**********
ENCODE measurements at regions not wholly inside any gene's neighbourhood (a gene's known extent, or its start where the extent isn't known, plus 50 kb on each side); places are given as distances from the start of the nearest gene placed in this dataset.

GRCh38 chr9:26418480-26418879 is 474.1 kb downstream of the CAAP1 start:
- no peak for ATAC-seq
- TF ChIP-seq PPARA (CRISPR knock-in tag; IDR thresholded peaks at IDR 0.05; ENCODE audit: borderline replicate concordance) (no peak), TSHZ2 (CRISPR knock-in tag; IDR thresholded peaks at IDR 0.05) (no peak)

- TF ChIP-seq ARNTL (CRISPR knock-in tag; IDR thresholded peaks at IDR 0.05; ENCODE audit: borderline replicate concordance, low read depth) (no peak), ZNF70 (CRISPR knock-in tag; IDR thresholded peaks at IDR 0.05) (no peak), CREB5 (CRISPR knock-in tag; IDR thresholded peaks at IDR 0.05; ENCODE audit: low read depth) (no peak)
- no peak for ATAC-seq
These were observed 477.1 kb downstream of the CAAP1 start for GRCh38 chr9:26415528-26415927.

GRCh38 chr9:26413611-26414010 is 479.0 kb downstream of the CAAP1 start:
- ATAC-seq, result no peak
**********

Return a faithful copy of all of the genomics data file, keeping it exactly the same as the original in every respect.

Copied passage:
ENCODE measurements at regions not wholly inside any gene's neighbourhood (a gene's known extent, or its start where the extent isn't known, plus 50 kb on each side); places are given as distances from the start of the nearest gene placed in this dataset.

GRCh38 chr9:26418480-26418879 is 474.1 kb downstream of the CAAP1 start:
- no peak for ATAC-seq
- TF ChIP-seq PPARA (CRISPR knock-in tag; IDR thresholded peaks at IDR 0.05; ENCODE audit: borderline replicate concordance) (no peak), TSHZ2 (CRISPR knock-in tag; IDR thresholded peaks at IDR 0.05) (no peak)

- TF ChIP-seq ARNTL (CRISPR knock-in tag; IDR thresholded peaks at IDR 0.05; ENCODE audit: borderline replicate concordance, low read depth) (no peak), ZNF70 (CRISPR knock-in tag; IDR thresholded peaks at IDR 0.05) (no peak), CREB5 (CRISPR knock-in tag; IDR thresholded peaks at IDR 0.05; ENCODE audit: low read depth) (no peak)
- no peak for ATAC-seq
These were observed 477.1 kb downstream of the CAAP1 start for GRCh38 chr9:26415528-26415927.

GRCh38 chr9:26413611-26414010 is 479.0 kb downstream of the CAAP1 start:
- ATAC-seq, result no peak